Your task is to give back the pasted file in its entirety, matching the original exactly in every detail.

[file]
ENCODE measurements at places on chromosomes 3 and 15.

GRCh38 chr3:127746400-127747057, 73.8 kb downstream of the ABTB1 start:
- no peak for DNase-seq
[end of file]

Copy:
ENCODE measurements at places on chromosomes 3 and 15.

GRCh38 chr3:127746400-127747057, 73.8 kb downstream of the ABTB1 start:
- no peak for DNase-seq